Yesterday, The New York Times ran a story with the headline "Comey Memo Says Trump Asked Him to End Flynn Investigation." But another nugget was hidden towards the bottom of the article:
Alone in the Oval Office, Mr. Trump began the discussion by condemning leaks to the news media, saying that Mr. Comey should consider putting reporters in prison for publishing classified information, according to one of Mr. Comey's associates.
But isn't it legal in the United States for journalists to publish leaks whether they are legally obtained by someone else or not? According to The Guardian:
The real danger, which got far less attention, was that Trump might use the draconian 100-year-old Espionage Act to target reporters with prosecution for publishing classified information. Less than six months into his presidency, we now have reason to believe this is a distinct possibility.
The Espionage Act is blatantly unconstitutional, which is part of the reason why every justice department in modern history has avoided reaching the point of prosecution against a newspaper. But it has long been a specter hanging over journalists: if you read just the text of the law, it is being violated almost daily by reporters at every major paper in the country. (And it's not just journalists: the law is so wildly broad that just by reading the New York Times, you are arguably guilty.)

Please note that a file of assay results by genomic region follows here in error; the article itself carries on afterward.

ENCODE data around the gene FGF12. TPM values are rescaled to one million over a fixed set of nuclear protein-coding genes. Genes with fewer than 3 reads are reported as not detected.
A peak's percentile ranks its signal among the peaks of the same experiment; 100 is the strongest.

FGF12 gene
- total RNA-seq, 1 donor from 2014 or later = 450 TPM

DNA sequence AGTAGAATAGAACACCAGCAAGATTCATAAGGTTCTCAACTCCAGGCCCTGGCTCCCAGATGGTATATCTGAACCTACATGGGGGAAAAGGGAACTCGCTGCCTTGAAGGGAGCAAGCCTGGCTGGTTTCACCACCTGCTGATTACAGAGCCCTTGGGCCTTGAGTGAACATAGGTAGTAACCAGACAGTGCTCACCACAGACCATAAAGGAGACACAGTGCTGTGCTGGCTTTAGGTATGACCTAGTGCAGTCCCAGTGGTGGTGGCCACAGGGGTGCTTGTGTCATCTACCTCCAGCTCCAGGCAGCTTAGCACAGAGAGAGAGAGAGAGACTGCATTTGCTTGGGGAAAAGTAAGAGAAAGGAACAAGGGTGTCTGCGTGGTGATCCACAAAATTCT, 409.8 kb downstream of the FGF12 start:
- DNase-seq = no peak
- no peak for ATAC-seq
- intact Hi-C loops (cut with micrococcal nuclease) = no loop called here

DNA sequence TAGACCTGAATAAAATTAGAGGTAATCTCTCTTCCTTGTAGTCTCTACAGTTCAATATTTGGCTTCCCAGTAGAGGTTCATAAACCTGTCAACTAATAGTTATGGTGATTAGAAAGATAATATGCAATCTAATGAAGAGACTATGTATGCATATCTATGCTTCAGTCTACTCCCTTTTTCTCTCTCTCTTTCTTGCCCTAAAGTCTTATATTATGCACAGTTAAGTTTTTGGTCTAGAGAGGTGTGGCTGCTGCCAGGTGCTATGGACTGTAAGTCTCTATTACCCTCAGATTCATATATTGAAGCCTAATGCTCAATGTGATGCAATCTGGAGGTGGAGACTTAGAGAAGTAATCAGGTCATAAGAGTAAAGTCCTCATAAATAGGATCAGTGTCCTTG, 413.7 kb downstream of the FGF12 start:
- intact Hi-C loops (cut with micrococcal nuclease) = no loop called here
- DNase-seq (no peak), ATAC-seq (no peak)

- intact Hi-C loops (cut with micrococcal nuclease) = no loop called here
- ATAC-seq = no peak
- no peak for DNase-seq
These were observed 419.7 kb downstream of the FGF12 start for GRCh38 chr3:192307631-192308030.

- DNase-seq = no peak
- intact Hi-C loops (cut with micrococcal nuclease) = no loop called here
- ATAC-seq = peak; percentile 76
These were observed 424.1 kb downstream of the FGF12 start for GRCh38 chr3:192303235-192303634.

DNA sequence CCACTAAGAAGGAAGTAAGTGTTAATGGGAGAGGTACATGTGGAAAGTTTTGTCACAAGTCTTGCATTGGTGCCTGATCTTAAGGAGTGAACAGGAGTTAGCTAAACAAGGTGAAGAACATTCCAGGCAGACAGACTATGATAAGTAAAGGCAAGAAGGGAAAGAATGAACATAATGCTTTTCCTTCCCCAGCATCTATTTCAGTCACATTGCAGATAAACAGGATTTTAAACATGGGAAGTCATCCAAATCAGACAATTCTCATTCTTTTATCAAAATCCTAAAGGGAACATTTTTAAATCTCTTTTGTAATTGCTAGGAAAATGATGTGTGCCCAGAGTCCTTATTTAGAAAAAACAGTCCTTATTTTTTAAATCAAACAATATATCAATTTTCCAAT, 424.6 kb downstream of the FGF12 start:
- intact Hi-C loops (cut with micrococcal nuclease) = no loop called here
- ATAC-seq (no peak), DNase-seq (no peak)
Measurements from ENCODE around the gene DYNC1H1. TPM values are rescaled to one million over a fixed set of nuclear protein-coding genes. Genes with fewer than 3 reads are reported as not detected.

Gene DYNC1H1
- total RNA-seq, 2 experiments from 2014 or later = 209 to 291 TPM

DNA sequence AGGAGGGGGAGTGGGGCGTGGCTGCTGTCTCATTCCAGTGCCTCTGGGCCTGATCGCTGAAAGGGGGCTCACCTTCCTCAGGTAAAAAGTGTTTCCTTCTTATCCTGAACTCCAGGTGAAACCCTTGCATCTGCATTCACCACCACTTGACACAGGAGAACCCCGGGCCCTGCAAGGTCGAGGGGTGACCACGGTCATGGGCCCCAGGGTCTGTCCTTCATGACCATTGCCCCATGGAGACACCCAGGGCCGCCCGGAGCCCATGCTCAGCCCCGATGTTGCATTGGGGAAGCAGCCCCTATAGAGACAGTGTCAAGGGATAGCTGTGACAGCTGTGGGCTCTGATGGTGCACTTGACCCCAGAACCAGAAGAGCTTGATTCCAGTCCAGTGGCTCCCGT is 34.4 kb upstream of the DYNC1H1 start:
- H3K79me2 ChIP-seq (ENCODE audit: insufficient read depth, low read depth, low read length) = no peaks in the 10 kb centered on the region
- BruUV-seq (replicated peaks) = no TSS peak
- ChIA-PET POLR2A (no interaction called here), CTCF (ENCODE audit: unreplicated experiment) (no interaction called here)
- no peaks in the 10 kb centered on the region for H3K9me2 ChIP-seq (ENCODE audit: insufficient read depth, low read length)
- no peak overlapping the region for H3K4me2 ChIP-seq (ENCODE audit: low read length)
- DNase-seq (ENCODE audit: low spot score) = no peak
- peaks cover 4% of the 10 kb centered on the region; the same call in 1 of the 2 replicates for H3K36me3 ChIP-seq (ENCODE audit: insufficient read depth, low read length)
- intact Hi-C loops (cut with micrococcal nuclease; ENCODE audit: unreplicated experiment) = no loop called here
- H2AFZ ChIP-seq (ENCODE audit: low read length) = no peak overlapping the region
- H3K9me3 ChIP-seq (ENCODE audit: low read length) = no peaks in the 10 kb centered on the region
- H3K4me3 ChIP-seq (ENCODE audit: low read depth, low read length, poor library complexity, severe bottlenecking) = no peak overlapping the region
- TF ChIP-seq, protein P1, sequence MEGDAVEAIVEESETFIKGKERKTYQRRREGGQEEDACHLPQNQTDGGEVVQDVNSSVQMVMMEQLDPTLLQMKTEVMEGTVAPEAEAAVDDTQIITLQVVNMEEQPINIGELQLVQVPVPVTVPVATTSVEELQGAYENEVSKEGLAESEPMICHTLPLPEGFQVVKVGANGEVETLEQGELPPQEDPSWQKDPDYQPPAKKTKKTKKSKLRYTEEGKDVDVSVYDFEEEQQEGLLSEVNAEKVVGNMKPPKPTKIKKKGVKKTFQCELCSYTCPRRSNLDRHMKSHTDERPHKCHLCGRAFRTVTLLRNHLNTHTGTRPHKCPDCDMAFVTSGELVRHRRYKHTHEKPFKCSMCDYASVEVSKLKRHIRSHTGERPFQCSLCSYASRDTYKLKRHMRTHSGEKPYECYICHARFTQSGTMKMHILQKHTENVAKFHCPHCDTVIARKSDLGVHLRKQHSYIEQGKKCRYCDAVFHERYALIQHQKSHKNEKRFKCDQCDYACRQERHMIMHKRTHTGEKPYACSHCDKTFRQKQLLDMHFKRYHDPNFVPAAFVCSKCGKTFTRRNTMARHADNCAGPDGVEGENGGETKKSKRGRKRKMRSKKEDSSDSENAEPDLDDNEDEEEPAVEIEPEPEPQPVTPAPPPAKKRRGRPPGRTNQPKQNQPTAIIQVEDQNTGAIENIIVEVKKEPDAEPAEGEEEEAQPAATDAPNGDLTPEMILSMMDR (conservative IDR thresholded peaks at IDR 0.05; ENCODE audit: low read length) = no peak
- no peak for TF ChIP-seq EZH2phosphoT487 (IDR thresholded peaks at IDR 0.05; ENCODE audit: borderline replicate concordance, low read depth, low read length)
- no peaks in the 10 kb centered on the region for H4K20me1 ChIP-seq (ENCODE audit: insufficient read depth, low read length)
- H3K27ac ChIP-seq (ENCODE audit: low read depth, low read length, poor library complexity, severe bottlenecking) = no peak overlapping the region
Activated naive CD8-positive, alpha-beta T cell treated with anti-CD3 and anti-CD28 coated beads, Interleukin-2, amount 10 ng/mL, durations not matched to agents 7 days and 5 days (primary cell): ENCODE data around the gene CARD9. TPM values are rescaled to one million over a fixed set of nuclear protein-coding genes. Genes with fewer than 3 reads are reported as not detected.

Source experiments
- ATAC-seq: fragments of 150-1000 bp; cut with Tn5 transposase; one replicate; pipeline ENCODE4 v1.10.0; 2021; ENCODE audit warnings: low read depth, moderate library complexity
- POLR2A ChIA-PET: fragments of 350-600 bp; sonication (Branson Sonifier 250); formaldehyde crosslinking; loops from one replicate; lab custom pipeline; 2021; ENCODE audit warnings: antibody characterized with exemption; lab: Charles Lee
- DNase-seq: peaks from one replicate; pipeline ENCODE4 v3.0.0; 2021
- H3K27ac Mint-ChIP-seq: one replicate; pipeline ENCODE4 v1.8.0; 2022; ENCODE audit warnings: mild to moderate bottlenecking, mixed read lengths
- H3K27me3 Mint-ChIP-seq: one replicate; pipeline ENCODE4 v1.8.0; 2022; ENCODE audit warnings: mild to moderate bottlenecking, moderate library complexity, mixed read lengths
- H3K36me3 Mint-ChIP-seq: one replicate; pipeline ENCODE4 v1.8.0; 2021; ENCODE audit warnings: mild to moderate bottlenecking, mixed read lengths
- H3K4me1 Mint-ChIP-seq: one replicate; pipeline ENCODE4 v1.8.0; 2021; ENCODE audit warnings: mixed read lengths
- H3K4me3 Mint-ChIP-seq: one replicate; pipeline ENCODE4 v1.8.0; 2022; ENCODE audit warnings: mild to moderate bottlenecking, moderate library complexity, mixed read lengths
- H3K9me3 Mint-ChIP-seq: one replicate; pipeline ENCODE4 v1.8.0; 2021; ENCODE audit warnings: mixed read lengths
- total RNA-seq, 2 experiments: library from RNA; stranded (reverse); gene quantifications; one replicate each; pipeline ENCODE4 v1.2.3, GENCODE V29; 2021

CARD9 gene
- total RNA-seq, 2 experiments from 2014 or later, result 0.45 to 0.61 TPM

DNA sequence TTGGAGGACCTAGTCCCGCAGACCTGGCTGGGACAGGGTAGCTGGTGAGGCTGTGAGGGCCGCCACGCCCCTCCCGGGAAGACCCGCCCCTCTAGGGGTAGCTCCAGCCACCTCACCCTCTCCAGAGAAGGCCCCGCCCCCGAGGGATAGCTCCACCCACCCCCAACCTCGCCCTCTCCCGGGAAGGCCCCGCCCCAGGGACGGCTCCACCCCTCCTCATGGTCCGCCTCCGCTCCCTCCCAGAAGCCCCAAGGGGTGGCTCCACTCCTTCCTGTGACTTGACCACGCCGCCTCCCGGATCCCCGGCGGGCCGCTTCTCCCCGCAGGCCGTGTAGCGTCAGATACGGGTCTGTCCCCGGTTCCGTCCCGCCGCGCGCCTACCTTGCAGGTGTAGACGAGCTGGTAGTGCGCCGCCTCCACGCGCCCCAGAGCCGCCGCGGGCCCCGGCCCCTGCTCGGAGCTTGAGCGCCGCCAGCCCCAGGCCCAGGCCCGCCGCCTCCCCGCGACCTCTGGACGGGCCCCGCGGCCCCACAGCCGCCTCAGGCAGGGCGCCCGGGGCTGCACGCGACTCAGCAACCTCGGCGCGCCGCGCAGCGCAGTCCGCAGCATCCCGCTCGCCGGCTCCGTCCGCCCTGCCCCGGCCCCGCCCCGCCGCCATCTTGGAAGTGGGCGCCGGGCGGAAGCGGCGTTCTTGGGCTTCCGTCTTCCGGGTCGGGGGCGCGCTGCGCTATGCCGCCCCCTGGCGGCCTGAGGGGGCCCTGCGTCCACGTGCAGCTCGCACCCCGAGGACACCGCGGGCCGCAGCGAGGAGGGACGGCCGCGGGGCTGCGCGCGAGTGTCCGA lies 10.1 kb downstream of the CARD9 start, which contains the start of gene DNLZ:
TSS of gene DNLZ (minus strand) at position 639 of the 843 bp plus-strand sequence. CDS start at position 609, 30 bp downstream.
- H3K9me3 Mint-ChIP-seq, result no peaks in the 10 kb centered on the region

Many lawyers have believed the law would be struck down if a prosecution ever took place, but it's not exactly a chance anyone wants to take. Just by bringing a prosecution without conviction, Trump can surely halt an untold number of stories that come right up to the line.
But the Guardian goes on to explain that there is good news as well:
The Trump administration's obsession with leaks has only emboldened more people to come forward, and journalists to push even harder behind the scenes. There are almost too many examples to count of the administration admonishing employees not to leak behind closed doors, only to see their warnings promptly leaked to the press.
Ironically, Trump firing Comey – in part for not being aggressive enough in leak investigations – has opened the floodgates to more leaks on what his administration was doing to potentially obstruct justice.
Image: Bill Kerr